“The Most Important Thing Is To Love”

The Witness of Dorothy Day

“The Most Important Thing Is To Love”

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In his address to Congress, Pope Francis spoke of Dorothy Day as an example of someone dedicated to “social justice and the rights of persons.” Here, from our archives, is an article from 1999 that gives a sketch of her life and speaks of her relationship with the Lord.

Hardly a seminarian of my era escaped her influence. Rare was the young priest untouched by her life. Whether or not we honored in our own lives her passionate commitment to the poor, or followed even distantly in her footsteps, she worried us. That was her gift to us, a gift I still cherish. —Cardinal John O’Connor of New York

When Cardinal O’Connor proposed the idea of sainthood for Dorothy Day in November 1997—one hundred years after her birth—he portrayed a woman who spoke out courageously against injustice, even when it made people uncomfortable.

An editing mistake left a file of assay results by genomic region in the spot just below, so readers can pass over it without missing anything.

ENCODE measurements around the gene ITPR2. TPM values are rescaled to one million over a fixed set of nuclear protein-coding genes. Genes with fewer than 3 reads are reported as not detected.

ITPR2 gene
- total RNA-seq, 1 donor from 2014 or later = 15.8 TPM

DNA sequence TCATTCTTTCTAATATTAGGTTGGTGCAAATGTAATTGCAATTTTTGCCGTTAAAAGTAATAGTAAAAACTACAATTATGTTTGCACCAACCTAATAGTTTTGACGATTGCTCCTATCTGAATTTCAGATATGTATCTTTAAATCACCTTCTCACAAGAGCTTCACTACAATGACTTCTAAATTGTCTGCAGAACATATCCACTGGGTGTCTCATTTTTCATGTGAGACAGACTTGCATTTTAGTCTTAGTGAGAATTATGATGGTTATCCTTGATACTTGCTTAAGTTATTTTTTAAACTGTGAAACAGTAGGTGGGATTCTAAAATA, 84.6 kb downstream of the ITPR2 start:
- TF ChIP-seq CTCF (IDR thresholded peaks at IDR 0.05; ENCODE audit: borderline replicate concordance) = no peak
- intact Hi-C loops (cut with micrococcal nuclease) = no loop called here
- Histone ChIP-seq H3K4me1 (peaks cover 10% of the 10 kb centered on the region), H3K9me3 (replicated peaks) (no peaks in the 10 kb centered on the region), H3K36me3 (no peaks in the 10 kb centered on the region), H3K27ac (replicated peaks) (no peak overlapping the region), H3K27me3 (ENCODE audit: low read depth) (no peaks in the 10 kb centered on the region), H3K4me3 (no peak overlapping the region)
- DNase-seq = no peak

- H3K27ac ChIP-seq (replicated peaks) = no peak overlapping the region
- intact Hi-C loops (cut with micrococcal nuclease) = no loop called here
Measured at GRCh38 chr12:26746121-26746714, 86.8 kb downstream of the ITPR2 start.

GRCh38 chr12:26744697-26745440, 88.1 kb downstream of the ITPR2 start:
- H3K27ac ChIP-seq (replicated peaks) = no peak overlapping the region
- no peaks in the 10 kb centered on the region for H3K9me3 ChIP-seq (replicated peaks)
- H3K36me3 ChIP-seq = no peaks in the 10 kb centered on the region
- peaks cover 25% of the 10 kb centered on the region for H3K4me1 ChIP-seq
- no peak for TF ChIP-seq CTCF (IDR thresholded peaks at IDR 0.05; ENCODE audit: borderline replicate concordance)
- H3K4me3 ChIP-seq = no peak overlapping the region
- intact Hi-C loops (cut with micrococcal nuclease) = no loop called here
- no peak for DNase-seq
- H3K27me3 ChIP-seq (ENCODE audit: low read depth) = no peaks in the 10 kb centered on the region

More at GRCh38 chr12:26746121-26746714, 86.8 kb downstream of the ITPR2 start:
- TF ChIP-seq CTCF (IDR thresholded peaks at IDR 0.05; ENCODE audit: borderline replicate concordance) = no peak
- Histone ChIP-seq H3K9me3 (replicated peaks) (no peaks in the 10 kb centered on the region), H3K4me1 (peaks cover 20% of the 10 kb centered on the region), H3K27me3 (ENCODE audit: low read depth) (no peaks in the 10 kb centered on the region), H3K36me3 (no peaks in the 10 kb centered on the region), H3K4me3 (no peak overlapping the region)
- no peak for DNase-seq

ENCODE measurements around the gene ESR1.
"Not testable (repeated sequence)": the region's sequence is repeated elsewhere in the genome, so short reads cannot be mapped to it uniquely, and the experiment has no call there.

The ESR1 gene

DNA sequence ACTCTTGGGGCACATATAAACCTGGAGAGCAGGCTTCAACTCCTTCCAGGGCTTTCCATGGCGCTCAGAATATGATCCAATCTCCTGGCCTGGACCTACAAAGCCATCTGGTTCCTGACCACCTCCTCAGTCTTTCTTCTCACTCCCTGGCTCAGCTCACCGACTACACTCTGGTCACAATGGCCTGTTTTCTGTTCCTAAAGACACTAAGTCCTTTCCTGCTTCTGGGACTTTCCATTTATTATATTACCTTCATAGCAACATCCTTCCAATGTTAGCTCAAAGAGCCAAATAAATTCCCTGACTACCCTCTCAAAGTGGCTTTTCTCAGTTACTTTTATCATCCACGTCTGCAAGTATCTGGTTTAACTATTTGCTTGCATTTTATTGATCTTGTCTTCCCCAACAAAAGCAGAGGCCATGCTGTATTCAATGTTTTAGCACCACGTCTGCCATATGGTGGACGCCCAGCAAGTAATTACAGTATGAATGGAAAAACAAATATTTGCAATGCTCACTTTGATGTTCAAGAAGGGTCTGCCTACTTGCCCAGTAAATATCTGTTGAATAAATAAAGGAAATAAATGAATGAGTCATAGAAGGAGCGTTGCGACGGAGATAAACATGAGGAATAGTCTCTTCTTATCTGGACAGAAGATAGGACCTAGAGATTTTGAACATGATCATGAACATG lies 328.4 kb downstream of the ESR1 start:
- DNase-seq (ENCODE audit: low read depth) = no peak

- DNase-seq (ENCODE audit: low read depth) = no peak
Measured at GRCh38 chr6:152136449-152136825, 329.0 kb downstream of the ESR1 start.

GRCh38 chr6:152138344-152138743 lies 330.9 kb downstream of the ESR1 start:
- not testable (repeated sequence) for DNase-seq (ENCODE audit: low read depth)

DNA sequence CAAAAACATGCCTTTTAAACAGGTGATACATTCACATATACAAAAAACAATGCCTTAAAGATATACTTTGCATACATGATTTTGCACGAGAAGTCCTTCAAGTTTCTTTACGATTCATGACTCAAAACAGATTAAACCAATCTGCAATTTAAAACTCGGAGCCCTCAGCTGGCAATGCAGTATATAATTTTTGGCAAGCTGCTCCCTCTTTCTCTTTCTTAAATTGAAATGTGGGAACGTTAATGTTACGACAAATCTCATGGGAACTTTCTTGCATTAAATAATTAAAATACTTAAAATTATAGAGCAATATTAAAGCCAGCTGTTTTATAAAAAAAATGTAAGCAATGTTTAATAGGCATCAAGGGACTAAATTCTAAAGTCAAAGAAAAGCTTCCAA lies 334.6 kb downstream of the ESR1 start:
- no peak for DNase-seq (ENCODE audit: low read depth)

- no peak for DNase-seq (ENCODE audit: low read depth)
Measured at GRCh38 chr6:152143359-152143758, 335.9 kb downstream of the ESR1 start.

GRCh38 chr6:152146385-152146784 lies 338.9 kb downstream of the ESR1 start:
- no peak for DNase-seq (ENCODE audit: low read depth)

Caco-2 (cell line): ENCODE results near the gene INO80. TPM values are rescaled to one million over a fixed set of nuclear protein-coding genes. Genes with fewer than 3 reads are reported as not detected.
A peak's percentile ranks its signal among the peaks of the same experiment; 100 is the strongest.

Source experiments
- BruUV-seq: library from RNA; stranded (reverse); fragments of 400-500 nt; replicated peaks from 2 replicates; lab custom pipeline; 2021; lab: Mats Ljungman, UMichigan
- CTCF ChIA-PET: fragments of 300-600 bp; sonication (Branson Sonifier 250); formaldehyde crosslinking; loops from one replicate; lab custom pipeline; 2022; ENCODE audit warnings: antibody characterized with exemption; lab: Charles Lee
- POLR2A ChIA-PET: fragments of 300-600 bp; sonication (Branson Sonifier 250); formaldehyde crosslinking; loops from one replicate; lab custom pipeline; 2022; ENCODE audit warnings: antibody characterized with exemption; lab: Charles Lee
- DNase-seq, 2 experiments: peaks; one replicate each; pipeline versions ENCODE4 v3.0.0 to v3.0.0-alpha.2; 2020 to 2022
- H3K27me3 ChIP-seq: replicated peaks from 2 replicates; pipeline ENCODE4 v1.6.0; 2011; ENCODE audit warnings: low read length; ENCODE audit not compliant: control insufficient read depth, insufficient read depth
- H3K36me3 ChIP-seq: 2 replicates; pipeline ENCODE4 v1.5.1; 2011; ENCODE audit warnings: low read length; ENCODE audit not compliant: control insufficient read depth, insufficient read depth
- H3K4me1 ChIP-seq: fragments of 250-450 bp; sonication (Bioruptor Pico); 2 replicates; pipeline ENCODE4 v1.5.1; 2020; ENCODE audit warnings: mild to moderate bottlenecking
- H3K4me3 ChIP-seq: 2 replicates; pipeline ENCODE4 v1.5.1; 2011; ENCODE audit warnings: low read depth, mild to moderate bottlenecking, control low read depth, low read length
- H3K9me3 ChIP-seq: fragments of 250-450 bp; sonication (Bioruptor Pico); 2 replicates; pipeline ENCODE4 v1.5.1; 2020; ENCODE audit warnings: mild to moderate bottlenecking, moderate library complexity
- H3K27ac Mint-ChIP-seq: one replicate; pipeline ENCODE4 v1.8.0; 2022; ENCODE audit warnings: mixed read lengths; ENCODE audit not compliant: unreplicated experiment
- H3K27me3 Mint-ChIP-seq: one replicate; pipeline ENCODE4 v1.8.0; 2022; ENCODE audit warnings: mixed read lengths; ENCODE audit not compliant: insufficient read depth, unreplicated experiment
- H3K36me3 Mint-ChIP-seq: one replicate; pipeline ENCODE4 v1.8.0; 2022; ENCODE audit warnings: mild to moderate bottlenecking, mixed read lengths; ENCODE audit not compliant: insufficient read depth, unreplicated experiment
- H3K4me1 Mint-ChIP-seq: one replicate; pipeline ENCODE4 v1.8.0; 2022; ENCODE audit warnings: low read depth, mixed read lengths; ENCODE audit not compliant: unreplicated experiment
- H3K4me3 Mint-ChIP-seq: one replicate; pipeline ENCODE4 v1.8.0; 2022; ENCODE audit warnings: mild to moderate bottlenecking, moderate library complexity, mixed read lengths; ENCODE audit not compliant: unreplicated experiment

Co-founder of the Catholic Worker movement, Dorothy Day combined the practice of Christian charity with the struggle for social justice. Through her criticism of the economic and social structures that trap people in poverty, Day awakened Catholics—and Christians everywhere—to the need to change the conditions…

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